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Vegan Ice Cream: Over 90 Sinfully Delicious Dairy-Free Delights

Vegan Ice Cream: Over 90 Sinfully Delicious Dairy-Free Delights [Kindle Edition]

Jeff Rogers

Kindle-Preis: EUR 9,14 Inkl. MwSt. und kostenloser drahtloser Lieferung über Amazon Whispernet

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“Thanks to Jeff Rogers, you can make your own gourmet frozen desserts without dairy products.  And they’ll taste better than Ben & Jerry’s or  Baskin-Robbins ever did!”
— John Robbins, author of Diet for a New America
“Sinfully sumptuous, fun to make, and all vegan! That’s one improvement in ice cream that is long overdue.”
— Dr. Neal Barnard, author of Power Foods for the Brain


This revised edition of Vice Cream features more than 90 delicious ice cream recipes using all-vegan ingredients like nuts, dates, coconut milk, maple syrup, and fruit, plus recipes for raw vegan ice creams and sauces.

Whether you’re vegan, lactose intolerant, or following a dairy-free diet, you don’t have to miss out on one of the world’s favorite desserts. Although ice cream substitutes are available, none of them achieves the richness of the real thing or offers the breadth of delicious flavors—until now. Vegan Ice Cream offers decadent frozen alternatives that don’t rely on milk, cream, or refined white sugar. Instead, these luscious recipes use nut milks, fresh fruit, and natural sweeteners to create simple and inventive ice cream flavors, from old favorites like Chocolate Chip and Strawberry to exotic creations such as Pecan Pie, Pomegranate, Kiwi Mandarin, Piña Colada, Chai, Peanut Butter Chocolate Chip, Gingersnap, and many more.

This fully revised edition now features more than 90 recipes, including raw vegan ice creams and sauces, and full-color photography throughout. From the very first taste, you’ll be astonished at just how tasty and rich vegan ice cream can be. So make room in your freezer, and never miss out on the joys of ice cream again.


  • Format: Kindle Edition
  • Dateigröße: 3684 KB
  • Seitenzahl der Print-Ausgabe: 144 Seiten
  • Verlag: Ten Speed Press (13. Mai 2014)
  • Verkauf durch: Amazon Media EU S.à r.l.
  • Sprache: Englisch
  • Text-to-Speech (Vorlesemodus): Aktiviert
  • X-Ray:
  • Amazon Bestseller-Rang: #367.275 Bezahlt in Kindle-Shop (Siehe Top 100 Bezahlt in Kindle-Shop)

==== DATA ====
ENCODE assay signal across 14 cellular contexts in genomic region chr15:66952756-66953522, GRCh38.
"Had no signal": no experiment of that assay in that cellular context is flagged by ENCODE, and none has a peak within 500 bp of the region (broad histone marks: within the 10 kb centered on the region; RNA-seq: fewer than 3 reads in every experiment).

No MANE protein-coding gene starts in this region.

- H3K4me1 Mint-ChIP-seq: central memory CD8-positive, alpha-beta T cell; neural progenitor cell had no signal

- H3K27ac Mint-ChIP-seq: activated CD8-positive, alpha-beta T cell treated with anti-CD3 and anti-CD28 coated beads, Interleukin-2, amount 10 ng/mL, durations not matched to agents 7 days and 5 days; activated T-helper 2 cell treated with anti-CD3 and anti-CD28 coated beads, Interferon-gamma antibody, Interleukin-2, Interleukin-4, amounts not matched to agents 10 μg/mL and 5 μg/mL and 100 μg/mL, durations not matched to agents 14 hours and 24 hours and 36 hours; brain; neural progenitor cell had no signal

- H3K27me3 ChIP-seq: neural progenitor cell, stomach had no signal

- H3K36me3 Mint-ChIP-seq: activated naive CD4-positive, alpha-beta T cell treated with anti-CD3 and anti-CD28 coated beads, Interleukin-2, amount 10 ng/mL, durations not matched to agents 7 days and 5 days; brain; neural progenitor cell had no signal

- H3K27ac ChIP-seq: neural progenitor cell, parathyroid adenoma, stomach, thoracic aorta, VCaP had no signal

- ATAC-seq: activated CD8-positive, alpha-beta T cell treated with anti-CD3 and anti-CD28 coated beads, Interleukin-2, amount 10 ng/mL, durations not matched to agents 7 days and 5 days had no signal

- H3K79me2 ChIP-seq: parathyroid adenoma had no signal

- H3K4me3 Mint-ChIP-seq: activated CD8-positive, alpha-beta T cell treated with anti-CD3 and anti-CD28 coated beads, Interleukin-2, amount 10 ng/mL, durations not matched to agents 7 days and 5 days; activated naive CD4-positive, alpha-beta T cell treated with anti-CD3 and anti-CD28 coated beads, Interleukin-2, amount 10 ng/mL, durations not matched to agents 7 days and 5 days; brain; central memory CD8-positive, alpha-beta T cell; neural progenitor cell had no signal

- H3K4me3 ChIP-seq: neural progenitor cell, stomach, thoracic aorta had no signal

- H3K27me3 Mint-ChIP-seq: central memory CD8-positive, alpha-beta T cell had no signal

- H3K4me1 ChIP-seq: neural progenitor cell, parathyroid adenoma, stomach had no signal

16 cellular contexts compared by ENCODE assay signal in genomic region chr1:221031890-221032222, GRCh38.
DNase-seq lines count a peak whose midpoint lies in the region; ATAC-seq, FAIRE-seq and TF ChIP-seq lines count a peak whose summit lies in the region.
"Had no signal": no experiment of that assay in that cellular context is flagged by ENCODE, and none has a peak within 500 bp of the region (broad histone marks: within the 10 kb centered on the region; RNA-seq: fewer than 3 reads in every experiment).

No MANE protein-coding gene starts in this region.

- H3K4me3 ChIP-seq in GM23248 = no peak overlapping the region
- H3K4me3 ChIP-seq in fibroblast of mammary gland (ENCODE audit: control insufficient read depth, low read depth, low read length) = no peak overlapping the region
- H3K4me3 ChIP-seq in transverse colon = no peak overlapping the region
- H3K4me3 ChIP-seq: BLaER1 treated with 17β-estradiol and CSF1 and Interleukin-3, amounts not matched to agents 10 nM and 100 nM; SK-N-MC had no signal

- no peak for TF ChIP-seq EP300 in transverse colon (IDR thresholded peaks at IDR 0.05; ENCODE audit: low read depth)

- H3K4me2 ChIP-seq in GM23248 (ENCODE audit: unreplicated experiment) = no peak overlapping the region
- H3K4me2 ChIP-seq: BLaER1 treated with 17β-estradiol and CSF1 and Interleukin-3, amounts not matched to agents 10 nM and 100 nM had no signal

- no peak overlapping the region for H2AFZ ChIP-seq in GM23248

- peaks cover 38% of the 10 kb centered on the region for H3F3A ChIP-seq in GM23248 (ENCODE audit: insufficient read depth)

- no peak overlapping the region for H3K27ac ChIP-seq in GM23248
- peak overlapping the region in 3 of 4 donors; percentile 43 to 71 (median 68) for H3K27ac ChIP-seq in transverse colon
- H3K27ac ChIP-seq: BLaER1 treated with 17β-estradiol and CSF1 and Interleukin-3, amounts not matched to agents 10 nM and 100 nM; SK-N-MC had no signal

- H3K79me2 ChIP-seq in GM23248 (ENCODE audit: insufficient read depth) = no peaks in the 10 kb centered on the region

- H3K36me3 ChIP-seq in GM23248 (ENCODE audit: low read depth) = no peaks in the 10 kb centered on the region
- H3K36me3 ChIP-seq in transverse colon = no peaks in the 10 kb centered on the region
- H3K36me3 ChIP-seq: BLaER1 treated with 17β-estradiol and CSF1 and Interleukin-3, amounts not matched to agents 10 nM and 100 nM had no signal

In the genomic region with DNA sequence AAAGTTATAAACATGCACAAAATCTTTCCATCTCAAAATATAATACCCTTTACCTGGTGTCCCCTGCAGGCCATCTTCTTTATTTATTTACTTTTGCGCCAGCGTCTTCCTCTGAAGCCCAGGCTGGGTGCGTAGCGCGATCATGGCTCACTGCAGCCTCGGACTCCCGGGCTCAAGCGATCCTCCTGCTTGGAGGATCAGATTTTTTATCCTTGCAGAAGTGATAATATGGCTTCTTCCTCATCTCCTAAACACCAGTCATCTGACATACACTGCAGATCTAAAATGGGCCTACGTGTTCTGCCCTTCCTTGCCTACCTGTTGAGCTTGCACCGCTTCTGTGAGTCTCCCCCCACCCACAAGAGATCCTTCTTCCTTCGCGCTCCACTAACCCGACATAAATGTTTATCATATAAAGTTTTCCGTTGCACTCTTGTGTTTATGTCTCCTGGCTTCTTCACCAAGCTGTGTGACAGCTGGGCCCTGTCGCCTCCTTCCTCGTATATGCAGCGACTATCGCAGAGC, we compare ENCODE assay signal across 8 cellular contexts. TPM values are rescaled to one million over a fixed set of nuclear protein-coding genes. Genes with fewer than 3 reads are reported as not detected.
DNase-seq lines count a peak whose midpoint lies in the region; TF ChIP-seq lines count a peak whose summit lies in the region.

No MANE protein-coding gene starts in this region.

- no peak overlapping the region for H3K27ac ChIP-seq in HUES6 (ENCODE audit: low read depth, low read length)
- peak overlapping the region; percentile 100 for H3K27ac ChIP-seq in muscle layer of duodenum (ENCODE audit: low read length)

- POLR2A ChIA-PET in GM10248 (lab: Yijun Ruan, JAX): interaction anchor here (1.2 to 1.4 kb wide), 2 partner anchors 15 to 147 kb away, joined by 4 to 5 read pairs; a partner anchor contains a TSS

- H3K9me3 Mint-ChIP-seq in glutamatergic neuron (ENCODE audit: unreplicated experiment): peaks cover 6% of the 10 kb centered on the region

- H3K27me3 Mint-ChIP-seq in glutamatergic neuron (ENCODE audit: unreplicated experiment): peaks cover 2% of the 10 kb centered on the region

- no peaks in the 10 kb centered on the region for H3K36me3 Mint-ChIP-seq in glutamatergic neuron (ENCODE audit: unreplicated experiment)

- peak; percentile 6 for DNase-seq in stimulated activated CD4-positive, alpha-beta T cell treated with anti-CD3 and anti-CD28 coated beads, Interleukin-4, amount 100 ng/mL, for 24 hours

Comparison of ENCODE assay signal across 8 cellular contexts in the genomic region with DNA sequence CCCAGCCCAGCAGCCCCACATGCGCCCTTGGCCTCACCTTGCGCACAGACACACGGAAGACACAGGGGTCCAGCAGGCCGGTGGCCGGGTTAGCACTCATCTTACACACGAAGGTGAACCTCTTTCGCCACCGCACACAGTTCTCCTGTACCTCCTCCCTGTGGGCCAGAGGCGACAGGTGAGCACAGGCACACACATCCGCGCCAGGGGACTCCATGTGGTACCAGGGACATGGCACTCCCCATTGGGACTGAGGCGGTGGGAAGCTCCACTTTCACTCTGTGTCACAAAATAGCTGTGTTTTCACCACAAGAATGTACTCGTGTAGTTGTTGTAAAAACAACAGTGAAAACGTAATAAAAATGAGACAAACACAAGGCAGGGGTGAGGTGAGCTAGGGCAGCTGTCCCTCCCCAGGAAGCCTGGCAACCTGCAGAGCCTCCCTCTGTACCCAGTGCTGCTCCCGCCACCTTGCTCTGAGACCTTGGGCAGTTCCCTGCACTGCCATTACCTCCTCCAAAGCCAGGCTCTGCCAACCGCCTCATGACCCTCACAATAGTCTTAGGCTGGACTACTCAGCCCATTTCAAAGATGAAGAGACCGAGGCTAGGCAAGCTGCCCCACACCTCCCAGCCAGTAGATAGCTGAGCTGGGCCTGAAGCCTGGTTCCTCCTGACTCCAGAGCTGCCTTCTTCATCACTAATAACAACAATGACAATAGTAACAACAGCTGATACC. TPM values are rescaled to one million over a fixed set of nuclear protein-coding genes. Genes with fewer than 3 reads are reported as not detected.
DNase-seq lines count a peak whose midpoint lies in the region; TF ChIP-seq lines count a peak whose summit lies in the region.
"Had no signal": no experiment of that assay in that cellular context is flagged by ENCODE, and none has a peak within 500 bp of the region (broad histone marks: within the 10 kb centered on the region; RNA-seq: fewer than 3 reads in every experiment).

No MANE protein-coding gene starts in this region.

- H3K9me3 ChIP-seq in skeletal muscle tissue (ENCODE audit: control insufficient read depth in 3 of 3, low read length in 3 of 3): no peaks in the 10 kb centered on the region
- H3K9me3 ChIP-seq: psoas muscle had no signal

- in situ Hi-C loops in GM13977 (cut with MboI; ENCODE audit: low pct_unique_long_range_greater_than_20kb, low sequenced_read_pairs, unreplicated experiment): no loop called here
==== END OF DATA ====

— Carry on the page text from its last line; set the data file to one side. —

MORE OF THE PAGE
•  Ist der Verkauf dieses Produkts für Sie nicht akzeptabel?

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5.0 von 5 Sternen Excellent book for all who love ice cream and even for those who don't! 26. Mai 2014
Von julia S. - Veröffentlicht auf
Format:Gebundene Ausgabe
"I always say whoever can figure out how to
make ice cream healthy will be a gazillionaire."
- Justin Deeley
* * * *
If you attend my next Thanksgiving dinner in
six months, the intermezzo between vegan courses
will be a vegan cranberry ice cream that is made
with bananas and dates. The recipe appears on page
76 of Jeff Roger's new "Vegan Ice Cream" cookbook.
The hard cover book is a vegan work of art, and you
will be enchanted by the front-cover photo of cones
filled with scoops of vanilla and chocoholic delight
ice creams.

I first met the author of "Vegan Ice Cream," Jeff Rogers,
at a raw food festival in Portland, Oregon, in 2002.
Because Jeff is a proponent of a raw food diet, his book
does not include ice creams made from (cooked) soymilk.

A Viking's last wish is to die with a sword in his hand
so that he might spend an eternity in Valhalla feasting
on nature's bounty. Having tasted Jeff Rogers' Vegan ice
creams, I can state with authority that his concoctions
are as close as we mortals get to Eden, Elysium, and
Valhalla. Jeff's iced-creams do not include body fluids
from diseased animals, saturated animal fat, powerful
growth hormones, or cholesterol. If you want those, but
the Ben & Jerry's version. Jeff's ice creams are made
from fruits, nuts, and seeds harvested from organic

One recipe that fired up my taste buds was:

Jalapeno Heaven-Page 58 (Makes about one quart)


1-3 teaspoons minced organic jalapeno peppers
2 cups organic cashews or cashew pieces
2 cups purified water
1 cup maple syrup

Combine the jalapeno, cashews, water, and syrup
in a blender. Just 1 teaspoon of jalapeno will
give the vice cream a slight flavor with a little
kick. Adding a second teaspoon will give you more
heat, and 3 teaspoons will deliver quite a punch.
Blend on high until silky smooth, at least 1 minute.

Place the blended mixture in ice cream freezer for 40
minutes to 1 hour or in the refrigerator for at least
1 hour or up to overnight, until well chilled. Pour
the mixture into an ice cream maker and freeze according
to the manufacturer's instructions. Serve immediately
or transfer to airtight containers and store in the
freezer until ready to serve.

Buy Jeff's book and try Chocolate Pecan (page 32)
with Mango Sauce (page 127). I've also enjoyed the
Banana Lemon (page 82) with Raspberry Sauce (page 125).
For pure vegan heaven, try the Black Forest (page 59).
* * * *
"If I could lick the sunset, I'll bet it
would taste like Neapolitan ice cream."
― Jarod Kintz

This review was written by Robert Cohen, the Notmilkman and posted per his request.
3 von 3 Kunden fanden die folgende Rezension hilfreich